Substantial compensation awarded for whistleblowing case

Substantial compensation awarded for whistleblowing case

Whistleblowing and data protection disclosures

In the long - running whistleblowing case of Jhuti v Royal Mail Group, the employment tribunal has now given its decision on remedy and awarded substantial damages. 


Ms Jhuti worked at Royal Mail as an employee from September 2013 to October 2014, at which point she was dismissed. She complained to an employment tribunal that she had been automatically unfairly dismissed and had suffered other detriments as a result of making a protected disclosure. She won her claim, eventually, in the Supreme Court. See more detail of the Supreme Court’s decision here.

Decision on remedy

The employment tribunal has ordered Royal Mail Group to pay total substantial compensation to Ms Jhuti. In whistleblowing cases, compensation is uncapped. In the judgment, the tribunal stated that Ms Jhuti had been subject to a “campaign of bullying, intimidation and harassment” which ultimately “destroyed” her life. In reaching its decision, the tribunal relied on medical evidence which supported the fact that Ms Jhuti would never work again due to the impact of her employer’s actions.

The compensation included loss of earnings up to the normal retirement age of 67. The tribunal assumed that Ms Jhuti would have received 2% annual pay increases up to retirement. In addition, an award of £55,000 was made for personal injury. The tribunal found that Ms Jhuti’s depression had arisen solely as a result of Royal Mail Group’s conduct. The tribunal further awarded Ms Jhuti £40,000 in relation to injury to feelings.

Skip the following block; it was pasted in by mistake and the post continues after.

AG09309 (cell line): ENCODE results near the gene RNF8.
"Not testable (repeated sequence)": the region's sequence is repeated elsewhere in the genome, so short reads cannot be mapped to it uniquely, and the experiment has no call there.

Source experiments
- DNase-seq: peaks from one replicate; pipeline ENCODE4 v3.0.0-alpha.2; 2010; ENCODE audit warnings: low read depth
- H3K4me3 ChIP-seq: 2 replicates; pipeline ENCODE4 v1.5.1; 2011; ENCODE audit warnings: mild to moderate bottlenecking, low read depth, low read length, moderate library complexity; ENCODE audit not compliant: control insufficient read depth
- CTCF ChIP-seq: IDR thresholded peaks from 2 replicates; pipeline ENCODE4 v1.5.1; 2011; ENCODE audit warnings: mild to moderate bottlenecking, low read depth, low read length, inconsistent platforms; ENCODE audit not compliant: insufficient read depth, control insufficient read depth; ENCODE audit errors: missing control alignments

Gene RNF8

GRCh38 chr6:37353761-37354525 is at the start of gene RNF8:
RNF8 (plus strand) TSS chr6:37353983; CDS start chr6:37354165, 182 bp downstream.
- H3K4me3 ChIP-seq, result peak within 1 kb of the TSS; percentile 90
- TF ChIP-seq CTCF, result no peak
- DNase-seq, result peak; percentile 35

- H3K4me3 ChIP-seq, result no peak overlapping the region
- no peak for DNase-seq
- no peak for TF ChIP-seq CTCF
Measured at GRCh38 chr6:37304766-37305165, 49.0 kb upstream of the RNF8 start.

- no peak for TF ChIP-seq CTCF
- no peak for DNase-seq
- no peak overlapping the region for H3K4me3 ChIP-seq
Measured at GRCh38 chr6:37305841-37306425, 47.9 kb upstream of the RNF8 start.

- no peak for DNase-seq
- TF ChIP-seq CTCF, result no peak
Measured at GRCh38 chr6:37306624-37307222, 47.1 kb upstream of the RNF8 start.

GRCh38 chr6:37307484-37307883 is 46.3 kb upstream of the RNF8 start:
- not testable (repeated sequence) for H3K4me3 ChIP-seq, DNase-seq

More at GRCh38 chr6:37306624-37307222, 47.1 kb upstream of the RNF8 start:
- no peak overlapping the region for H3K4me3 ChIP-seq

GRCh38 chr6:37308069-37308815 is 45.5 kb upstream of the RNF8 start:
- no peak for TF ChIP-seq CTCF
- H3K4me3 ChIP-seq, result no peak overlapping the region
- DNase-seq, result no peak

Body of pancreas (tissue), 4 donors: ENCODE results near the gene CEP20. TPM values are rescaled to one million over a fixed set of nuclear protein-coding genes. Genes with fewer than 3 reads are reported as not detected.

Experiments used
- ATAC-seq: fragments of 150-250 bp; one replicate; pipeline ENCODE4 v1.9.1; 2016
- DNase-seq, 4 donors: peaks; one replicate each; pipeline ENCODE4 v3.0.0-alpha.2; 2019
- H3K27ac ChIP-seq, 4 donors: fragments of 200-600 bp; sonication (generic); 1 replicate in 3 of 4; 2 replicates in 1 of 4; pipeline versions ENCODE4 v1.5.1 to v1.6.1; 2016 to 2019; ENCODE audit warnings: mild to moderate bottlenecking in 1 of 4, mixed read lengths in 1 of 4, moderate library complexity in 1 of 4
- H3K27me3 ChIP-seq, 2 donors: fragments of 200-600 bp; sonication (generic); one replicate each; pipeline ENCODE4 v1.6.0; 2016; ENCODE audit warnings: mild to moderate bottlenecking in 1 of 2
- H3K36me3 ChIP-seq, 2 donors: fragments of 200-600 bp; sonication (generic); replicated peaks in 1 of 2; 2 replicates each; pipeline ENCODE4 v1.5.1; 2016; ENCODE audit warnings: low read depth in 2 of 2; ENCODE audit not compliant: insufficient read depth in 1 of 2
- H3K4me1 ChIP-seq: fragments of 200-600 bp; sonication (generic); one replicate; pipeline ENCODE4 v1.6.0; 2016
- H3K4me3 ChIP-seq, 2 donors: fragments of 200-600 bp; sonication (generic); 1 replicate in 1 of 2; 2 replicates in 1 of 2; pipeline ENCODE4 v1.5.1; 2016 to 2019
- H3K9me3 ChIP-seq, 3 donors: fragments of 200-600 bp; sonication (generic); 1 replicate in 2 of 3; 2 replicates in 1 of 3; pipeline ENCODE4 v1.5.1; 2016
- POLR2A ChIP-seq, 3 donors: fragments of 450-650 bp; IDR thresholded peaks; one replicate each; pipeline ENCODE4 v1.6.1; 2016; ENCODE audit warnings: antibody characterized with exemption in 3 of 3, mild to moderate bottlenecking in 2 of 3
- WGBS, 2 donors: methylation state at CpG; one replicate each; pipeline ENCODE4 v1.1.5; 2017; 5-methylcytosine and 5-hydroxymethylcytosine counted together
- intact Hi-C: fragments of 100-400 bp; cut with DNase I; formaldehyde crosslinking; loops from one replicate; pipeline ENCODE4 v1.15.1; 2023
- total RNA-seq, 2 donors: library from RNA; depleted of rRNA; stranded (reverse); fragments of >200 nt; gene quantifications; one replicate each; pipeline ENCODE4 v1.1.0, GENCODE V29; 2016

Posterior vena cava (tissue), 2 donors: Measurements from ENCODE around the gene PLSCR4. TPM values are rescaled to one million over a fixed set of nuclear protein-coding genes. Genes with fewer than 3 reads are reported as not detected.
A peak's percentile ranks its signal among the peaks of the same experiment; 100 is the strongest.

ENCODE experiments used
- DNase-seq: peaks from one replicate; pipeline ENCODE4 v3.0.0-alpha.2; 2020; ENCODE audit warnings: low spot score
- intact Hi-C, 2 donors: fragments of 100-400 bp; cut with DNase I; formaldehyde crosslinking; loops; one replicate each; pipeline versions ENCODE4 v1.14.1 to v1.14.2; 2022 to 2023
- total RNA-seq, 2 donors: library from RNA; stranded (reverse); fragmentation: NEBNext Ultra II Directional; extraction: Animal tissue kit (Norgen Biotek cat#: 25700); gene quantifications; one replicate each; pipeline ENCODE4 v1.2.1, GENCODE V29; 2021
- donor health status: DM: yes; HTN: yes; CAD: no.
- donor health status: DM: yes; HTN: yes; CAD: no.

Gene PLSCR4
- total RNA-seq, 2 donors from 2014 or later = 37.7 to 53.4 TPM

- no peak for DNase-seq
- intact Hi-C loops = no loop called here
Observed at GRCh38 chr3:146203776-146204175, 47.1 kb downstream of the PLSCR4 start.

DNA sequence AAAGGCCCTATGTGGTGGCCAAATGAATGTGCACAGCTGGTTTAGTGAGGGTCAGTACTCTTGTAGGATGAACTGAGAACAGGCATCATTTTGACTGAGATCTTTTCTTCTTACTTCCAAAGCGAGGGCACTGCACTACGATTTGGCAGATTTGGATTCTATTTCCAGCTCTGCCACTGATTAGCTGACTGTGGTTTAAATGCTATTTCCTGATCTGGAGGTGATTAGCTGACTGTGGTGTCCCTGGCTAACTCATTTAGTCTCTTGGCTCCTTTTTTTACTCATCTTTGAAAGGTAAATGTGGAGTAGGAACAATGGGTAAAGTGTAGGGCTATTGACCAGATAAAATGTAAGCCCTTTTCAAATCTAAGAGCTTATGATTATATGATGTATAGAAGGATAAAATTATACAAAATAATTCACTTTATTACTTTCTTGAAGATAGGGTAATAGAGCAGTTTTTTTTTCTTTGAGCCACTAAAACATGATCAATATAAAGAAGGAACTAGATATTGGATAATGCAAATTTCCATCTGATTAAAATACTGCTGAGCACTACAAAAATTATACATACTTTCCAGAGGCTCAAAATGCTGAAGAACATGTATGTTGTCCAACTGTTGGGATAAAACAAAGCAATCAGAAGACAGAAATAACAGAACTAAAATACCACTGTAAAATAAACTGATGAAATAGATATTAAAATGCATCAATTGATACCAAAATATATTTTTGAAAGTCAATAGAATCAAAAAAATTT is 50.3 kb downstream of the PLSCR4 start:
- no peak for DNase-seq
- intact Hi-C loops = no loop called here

An award for aggravated damages is only generally made where the tribunal considers a respondent’s conduct is particularly “high handed” (and so, is very rarely awarded). In this case, the tribunal noted that Royal Mail Group’s conduct during the remedies hearing was malicious and oppressive.  For example, Royal Mail Group had clearly not accepted the factual findings of the Supreme Court and, during the hearing, cross-examined Ms Jhuti as if the findings of fact had not been made. In particular, it was suggested that Ms Jhuti had been dishonest in her dealings with medical experts and the tribunal. The tribunal said this cross examination was "painful to witness" and caused the claimant to recollect the bullying she had previously suffered. The tribunal made an aggravated damages award of £12,500.

Finally, the tribunal awarded an uplift for an unreasonable breach of the ACAS Code of Practice on Disciplinary and Grievance procedures. Royal Mail Group had deliberately failed to provide an outcome to Ms Jhuti's grievance for three months. In the tribunal’s view, this conduct would ordinarily have applied a 10% uplift however in the circumstances, they are obliged to consider the financial value of this uplift being applied. Given the substantial value of compensation being awarded, the tribunal said that an uplift of 10% would have meant that the claimant would have received a disproportionate and unjustified amount of compensation. An uplift of 0.5% was therefore considered sufficient in the circumstances. 


This case is a useful reminder of how the tribunal can award substantial compensation in whistleblowing cases, which can go further than pure financial loss of earnings. Where there is a separate detriment suffered up to the point of dismissal, compensation is assessed on a similar basis to compensation for discrimination claims and can include non-financial elements such as injury to feelings.   

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